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Gamlemshagen
July 18th, 2002, 11:14 AM
http://www.hurstwic.org/history/articles/mythology/myths/text/mead_of_poetry.htm

wastra
July 18th, 2002, 12:35 PM
Wine commonly consumed was likely not very fermented as well- meaning it had a very low alcohol content. Simply put, most areas with taverns (which were actually very uncommon in early medeval towns) didn't have the luxury of aging wine, and yeasts used to ferment were fickle, and had to be stored properly, which was often difficult, and thus often simply sold lightly fermented grape juice mixed with water. You could get drunk on it, but it took an awful lot.

Beer has been made ofr thousands of years. meade was an alcoholic drink common to northern europe and even ancient Egypt. Essentally, meade is made from fermented honey, where ber is fermented hops. In areas where barley/wheat/hops wouldn't grow very well (for climate reasons) meade oftne was the drink of choice.

I've made meade once before. It's very very sweet, and high in alcohol content. It's really not a good drink at all. stick with beer.

Barbarossa
July 18th, 2002, 12:38 PM
Beer is not fermented hops, but fermented malt, hops is added for tzaste and to conserve it.

Llama
July 18th, 2002, 01:00 PM
Don't you guys know anything?

The wine in fantasy novels is 80% cabernet sauvignon and 15% sangiovese, with an additional 5% of merlot to add backbone. It has aromas of berries, fresh herbs and pepper and is medium-bodied on the palate, with fine, silky tannins and a fruity, firm, tannic finish. It benefits from mid-term cellaring.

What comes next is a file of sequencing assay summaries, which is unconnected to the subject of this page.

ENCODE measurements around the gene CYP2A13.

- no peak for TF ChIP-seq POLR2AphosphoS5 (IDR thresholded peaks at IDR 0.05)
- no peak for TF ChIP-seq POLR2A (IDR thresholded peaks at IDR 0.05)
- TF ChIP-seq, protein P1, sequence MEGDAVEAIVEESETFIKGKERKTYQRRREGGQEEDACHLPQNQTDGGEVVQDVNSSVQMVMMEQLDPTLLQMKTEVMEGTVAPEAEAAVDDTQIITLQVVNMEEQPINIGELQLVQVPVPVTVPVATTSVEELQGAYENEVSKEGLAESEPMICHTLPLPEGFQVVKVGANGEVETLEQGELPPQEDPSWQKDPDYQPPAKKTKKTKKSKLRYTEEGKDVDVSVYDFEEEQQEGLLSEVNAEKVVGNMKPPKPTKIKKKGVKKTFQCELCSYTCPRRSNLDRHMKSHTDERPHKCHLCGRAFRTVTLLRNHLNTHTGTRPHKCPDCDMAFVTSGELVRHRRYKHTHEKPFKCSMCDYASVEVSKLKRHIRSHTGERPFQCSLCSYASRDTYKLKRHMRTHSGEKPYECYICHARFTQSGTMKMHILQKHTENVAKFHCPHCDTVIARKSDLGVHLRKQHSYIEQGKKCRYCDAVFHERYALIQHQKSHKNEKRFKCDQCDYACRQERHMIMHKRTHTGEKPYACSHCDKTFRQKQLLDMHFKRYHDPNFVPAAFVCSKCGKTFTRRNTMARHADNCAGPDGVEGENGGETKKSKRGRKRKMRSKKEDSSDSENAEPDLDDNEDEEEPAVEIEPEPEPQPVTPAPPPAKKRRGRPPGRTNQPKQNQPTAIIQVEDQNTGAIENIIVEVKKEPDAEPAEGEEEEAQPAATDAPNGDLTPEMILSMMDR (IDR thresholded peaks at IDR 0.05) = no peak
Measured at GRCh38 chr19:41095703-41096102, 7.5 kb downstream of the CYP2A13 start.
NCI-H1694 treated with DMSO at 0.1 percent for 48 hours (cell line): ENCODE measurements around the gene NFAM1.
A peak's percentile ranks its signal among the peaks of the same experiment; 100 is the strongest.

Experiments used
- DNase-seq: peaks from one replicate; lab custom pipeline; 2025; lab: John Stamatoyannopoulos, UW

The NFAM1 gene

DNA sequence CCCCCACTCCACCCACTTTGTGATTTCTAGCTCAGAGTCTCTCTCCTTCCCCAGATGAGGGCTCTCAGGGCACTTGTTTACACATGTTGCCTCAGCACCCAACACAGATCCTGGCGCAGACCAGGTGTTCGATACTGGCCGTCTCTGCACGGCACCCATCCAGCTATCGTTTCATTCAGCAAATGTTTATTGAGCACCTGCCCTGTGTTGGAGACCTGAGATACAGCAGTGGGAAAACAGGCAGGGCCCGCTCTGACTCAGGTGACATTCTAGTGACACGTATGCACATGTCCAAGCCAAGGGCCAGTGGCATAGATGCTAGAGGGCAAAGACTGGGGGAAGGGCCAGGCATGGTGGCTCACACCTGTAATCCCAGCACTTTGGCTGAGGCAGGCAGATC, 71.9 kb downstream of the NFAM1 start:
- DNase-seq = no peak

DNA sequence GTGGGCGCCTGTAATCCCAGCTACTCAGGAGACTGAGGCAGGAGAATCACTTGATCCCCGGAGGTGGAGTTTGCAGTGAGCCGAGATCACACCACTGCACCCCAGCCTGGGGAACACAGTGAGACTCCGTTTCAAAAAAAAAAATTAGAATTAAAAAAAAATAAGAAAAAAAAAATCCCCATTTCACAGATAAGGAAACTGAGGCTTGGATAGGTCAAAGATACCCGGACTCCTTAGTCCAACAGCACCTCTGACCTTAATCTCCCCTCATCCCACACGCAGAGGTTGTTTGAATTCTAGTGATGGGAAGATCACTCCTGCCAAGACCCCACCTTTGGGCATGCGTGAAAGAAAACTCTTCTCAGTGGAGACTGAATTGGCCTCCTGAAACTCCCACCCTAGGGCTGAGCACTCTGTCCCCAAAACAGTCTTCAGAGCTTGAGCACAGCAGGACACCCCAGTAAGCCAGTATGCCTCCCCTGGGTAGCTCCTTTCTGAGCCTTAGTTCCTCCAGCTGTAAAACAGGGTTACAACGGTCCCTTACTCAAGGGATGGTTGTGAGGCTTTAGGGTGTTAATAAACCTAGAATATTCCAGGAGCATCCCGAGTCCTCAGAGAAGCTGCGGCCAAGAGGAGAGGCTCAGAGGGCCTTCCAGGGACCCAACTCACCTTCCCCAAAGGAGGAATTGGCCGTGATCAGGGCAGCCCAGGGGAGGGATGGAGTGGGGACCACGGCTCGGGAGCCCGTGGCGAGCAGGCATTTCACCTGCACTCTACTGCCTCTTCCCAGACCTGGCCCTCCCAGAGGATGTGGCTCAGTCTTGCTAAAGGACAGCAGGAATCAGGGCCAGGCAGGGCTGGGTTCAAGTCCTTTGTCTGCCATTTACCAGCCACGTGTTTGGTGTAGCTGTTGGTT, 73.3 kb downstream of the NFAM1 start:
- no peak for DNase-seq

I trust that's clear now.

wastra
July 18th, 2002, 02:08 PM
It's the natural sugers that actually ferment with yeast.

These sugars are found in nearly any wheat-like plant- wheat, barley (which is Where the malt comes from), rice, hops, etc. You are correct, though- the malted barley (more precisely Malt Extract) is the #1 ingredient in the beer-making process aside from water. Hops are primarily for flavor and bitterness, but sugar is what actually ferments it.

Hence, when you brew your own beer, the amount of alcohol (product of fermentation) is a direct result of the sugar (natural malt extract or formulated white sugar) you add to the wort.

Cadfael
July 18th, 2002, 05:02 PM
Is it not meade, and the honey therein the origin of the word 'honeymoon'?

It has just got me thinking?

Killer Chicken
July 18th, 2002, 05:43 PM
Since you all seem to know a lot about alcoholic beverages, I was wondering how a winecooler is different than wine. I know it tastes different, but I don't know why they call it a winecooler, unless it is related to wine somehow. Since I'm 15 I don't have much experience with alcohol but I do happen to like winecoolers. Not beer though, never tried it, always just smelt funny to me.

wastra
July 18th, 2002, 05:48 PM
I'm an amateur homebrewer, not an expert.

Wince Coolers are fufu drinks. They're usually wine-based (fermented grape juice and suger) mixed wth carbonated water. they are very low alcohol content (higher than beer in may instnaces, much lower than wine).

generally, they're marketted to women, though there's no reason (other than pride) that men couldn't drink it also.

They are very sweet- and can lead to some of the worst hangovers and upset stomachs out there because of their suger content.

But, since you're 15, assuming you live in the US, don't drink alcohol for 6 years ;);)

Killer Chicken
July 18th, 2002, 05:59 PM
Thanks Wastra. And I plan to follow your advice, because I really don't think highly of people who get caught drinking and it gives you a bad reputation in the neighborhood, when you live near a small town like me. And my girlfriend of two years would kill me if I did anything like that. If only she knew...;)

wastra
July 18th, 2002, 06:28 PM
yeah...because I NEVER (cough cough) would have had alcohol (cough cough) when I was under 21 (cough cough). Ahem.